WYOMING (SHEEP MOUNTAIN) “Multiple Craters”
by: Charles O’Dale
- Type: Multiple Simple
- Centered on: N 42° 40’ 38″ W 105° 28’ 00″a
- Max Crater Diameter: ~80 m
- Age Ma: ~280b – PALEOZOIC
aThe craters are on Wyoming private lands.
b Geologic dating: The impact age is inferred to be immediately after Casper Formation deposition and before the deposition of the Goose Egg Formation Opeche Member. This sedimentological boundary indicates that the impact event occurred in the Lower Permian in the Leonardian North American Stage at +/−280 Myr that correlates with the Kungurian stage of the International chronostratigraphic chart (Kenkmann, T. et al 2018)
A large number of small impact structures have been discovered in Wyoming, USA, and we raise the question of how this accumulation occurred. We document 31 crater structures of 10−70 m diameter with corresponding shock features but missing meteorite relics. All craters occur along the outcrops of the uppermost Permo-Pennsylvanian Casper Sandstone Formation and are ∼280 m.y. old. Their spatial arrangement shows clusters and ray-like alignments. Several craters have elliptical crater morphologies that allow the reconstruction of impact trajectories. The radial arrangement of the trajectories indicates that the craters are secondary craters formed by ejecta from a primary crater whose likely position and size are reconstructed. Modeling ballistic trajectories and secondary crater formation indicates that impacts occurred at around 700−1000 m/s and caused small shock volumes with respect to crater volumes. This is the first field of secondary craters found on Earth, and we disentangle its formation conditions. (Kenkmann, T. et al 2022)
Boulder, Colo., USA: Several dozen small impact craters, 10–70-m in size, have been discovered in southeastern Wyoming. A team of U.S. and German geoscientists found these ancient craters in exposed sedimentary layers from the Permian period (280 million years ago). After discovering the first craters, the team initially suspected that they are a crater-strewn field, formed by the breakup of an asteroid that entered the atmosphere. However, with the discovery of more and more craters over a wide area, this interpretation was ruled out.
Many of the craters are clustered in groups and are aligned along rays. Furthermore, several craters are elliptical, allowing the reconstruction of the incoming paths of the impactors. The reconstructed trajectories have a radial pattern.
“The trajectories indicate a single source and show that the craters were formed by ejected blocks from a large primary crater,” said project leader Thomas Kenkmann, professor of geology at the University of Freiburg, Germany. “Secondary craters around larger craters are well known from other planets and moons but have never been found on Earth,”
The team calculated the ballistic trajectories and used mathematical simulations to model the formation of the craters. All of the craters found so far are located 150–200 km from the presumed primary crater and were formed by blocks that were 4–8-m in size that struck the Earth at speeds of 700–1000 m/s. The team estimate that the source crater is about 50–65 km in diameter and should be deeply buried under younger sediments in the northern Denver basin near the Wyoming-Nebraska border.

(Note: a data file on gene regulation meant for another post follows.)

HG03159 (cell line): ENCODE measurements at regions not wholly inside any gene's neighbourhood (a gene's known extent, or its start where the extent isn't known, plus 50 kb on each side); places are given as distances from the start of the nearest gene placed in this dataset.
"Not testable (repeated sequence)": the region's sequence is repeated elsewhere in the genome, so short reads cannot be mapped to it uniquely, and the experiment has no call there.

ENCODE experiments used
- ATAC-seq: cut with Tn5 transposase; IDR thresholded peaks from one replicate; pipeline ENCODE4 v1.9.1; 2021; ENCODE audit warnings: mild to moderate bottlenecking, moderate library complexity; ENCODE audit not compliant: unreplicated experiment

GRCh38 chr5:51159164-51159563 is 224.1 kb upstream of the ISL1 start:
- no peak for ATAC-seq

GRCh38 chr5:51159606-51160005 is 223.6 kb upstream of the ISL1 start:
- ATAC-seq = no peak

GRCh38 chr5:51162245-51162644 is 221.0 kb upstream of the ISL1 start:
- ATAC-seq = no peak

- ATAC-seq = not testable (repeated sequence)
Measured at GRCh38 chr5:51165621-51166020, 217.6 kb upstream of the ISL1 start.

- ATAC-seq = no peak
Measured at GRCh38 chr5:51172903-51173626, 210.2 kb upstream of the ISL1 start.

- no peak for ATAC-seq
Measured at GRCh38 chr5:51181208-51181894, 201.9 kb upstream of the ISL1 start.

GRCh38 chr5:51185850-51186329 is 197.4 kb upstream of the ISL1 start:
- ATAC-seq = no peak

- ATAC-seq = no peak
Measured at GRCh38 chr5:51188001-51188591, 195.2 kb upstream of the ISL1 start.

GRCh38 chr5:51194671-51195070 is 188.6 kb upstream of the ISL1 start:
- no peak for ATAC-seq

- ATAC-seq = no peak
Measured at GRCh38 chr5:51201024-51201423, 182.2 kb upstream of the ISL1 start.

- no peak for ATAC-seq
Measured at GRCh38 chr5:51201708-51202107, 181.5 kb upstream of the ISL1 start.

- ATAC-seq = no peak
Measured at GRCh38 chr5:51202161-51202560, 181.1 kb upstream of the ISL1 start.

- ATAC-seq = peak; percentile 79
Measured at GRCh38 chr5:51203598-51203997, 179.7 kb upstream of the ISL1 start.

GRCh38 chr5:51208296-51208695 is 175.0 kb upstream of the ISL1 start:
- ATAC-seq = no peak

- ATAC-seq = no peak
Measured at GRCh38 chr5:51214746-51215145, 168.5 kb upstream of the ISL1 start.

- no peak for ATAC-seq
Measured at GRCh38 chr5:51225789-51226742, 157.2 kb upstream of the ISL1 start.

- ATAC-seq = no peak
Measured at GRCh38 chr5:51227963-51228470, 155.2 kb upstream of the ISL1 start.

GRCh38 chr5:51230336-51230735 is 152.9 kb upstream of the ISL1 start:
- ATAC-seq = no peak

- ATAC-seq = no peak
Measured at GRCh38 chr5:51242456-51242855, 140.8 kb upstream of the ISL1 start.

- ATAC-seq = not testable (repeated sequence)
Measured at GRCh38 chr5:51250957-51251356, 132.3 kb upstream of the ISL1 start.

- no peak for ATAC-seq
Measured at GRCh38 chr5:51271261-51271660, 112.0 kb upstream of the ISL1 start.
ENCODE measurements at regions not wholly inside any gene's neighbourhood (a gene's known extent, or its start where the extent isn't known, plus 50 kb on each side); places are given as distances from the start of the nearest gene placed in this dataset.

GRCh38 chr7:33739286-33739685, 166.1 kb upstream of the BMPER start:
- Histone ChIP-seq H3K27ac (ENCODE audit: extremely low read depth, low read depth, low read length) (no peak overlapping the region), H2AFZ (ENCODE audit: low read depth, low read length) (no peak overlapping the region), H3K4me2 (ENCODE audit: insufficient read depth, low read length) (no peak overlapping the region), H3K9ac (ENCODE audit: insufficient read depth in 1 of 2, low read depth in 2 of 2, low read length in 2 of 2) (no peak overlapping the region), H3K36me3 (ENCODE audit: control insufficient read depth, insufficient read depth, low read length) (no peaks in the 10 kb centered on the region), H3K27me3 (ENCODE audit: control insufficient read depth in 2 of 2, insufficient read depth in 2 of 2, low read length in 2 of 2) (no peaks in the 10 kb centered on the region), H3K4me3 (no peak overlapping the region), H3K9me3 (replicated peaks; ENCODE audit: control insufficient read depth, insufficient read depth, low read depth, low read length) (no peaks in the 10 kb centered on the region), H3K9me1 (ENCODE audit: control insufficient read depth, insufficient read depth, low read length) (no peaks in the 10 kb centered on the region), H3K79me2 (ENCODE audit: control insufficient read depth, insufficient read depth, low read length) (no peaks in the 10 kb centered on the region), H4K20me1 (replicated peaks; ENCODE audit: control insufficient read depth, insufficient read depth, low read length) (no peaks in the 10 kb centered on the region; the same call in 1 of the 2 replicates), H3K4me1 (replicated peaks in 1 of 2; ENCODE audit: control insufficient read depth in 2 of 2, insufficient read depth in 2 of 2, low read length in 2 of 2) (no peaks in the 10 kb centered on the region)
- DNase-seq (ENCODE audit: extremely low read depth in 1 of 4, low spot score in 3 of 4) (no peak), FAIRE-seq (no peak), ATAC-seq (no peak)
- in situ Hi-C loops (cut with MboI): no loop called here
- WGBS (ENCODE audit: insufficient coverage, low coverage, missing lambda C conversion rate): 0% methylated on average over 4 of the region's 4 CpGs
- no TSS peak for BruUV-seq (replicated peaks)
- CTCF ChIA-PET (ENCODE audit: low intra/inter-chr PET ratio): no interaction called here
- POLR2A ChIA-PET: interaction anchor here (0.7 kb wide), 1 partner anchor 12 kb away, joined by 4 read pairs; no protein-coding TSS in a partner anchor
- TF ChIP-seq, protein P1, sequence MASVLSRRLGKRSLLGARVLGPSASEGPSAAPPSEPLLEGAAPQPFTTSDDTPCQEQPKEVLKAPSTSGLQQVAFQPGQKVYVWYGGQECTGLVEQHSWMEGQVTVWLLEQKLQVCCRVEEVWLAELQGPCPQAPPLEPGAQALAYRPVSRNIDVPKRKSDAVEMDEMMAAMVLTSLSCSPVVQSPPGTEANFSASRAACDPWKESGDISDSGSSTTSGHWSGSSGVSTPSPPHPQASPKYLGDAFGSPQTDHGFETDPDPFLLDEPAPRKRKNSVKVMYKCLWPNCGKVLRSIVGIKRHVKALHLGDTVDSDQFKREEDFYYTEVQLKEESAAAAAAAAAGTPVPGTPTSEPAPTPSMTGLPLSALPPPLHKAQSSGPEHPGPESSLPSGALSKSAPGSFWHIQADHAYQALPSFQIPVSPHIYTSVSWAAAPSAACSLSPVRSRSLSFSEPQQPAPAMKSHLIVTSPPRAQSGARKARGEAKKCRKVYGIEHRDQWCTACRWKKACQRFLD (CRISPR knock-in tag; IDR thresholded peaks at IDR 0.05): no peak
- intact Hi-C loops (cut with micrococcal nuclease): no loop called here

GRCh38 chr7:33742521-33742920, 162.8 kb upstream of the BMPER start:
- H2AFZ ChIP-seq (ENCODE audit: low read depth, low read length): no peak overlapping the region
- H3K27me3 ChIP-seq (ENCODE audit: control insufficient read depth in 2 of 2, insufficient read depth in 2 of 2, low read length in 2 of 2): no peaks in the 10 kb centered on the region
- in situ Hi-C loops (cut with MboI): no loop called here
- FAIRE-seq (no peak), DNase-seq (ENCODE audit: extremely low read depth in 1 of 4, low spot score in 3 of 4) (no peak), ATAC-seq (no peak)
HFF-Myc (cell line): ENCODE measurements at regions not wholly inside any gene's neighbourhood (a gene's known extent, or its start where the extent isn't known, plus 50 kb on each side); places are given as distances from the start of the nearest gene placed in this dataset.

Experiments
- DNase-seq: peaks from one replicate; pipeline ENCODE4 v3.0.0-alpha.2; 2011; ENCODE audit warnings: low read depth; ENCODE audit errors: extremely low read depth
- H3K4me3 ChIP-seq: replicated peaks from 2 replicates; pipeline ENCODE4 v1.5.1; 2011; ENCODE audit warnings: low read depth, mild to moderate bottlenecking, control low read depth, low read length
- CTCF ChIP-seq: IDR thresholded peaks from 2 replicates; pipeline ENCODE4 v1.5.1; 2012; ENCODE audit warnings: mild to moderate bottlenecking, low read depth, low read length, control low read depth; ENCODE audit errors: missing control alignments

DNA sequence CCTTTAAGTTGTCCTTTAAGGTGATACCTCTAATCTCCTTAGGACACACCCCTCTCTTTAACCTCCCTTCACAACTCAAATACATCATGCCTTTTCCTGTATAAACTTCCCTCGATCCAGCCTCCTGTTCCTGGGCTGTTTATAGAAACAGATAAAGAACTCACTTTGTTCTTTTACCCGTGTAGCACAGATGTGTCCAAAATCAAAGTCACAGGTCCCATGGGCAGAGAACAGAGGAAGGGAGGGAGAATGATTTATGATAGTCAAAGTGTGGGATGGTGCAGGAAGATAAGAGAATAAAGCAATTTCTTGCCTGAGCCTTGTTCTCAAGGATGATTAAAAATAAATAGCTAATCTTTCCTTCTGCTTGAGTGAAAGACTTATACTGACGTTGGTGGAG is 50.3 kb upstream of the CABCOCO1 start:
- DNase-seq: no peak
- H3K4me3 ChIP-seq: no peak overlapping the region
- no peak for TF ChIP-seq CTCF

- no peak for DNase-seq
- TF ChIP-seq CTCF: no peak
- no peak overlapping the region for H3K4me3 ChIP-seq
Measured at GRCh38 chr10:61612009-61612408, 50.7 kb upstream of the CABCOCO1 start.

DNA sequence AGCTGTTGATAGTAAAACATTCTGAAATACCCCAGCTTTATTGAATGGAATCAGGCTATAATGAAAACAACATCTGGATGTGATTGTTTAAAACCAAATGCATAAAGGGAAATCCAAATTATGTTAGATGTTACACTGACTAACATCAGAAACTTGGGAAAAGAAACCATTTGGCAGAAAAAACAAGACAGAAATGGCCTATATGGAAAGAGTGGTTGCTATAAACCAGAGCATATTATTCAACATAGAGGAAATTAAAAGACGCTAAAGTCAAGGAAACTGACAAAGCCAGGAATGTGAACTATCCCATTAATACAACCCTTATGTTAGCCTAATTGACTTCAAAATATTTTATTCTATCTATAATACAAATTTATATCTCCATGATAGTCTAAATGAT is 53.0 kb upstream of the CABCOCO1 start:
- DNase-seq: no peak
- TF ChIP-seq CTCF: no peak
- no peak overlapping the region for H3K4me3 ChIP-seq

2017 GEOLOGICAL EXPLORATION by Jack Schmitt et al
Evidence for a large Paleozoic Impact Crater Strewn Field in the Rocky Mountains
Thomas Kenkmann, Kent A. Sundell, Douglas Cook
The Earth is constantly bombarded by meteoroids of various sizes. During hypervelocity collisions a large amount of energy is coupled to the Earth’s atmosphere leading to disruption of decimeter to hundred meter-sized meteoroids. Smaller meteoroids may form meteorite strewn fields while larger initial bodies and high-strength iron meteoroids may form impact crater strewn fields. Impact crater strewn fields are ephemeral and none documented to date are older than about 63,500 years. Here we report on a newly discovered impact crater strewn field, about 280 Myr old, in tilted strata of the Rocky Mountains near Douglas, Wyoming. It is the oldest and among the largest of impact crater strewn fields discovered to date, extending for a minimum of 7.5 km along a SE-NW trajectory. The apparent width of the strewn field is 1.5 km, but the full extent of the crater strewn field is not yet constrained owing to restricted exposure. We probably see only a small section of the entire crater strewn field. The cascade of impacts occurred in an environment that preserved the craters from destruction. Shock lithification aided this process (2018).
[Images with permission from Doug Cook – paper author]
This research started as a part of the American Association of Petroleum Geologists (AAPG) Eclipse Seminar organized by Doug Cook. Kent Sundell of Casper College had a line on the possible impact craters so we included some field work there before the 2017 solar eclipse. Our headliners were astronaut-geologists Jack Schmitt and Jim Reilly (now Director United States Geological Survey – USGS).
[see – METEORITE]
Thomas Kenkmann, Louis Müller, Allan Fraser, Doug Cook, Kent Sundell, Auriol S.P. Rae; Geological Society of America Secondary cratering on Earth: The Wyoming impact crater field
Brent Dalrymple, Radiometric Dating Does Work! Reports of the National Center for Science Education
Kenkmann, T. et al. Experimental impact cratering: A summary of the major results of the MEMIN research unit Met. Planet. Sci. 53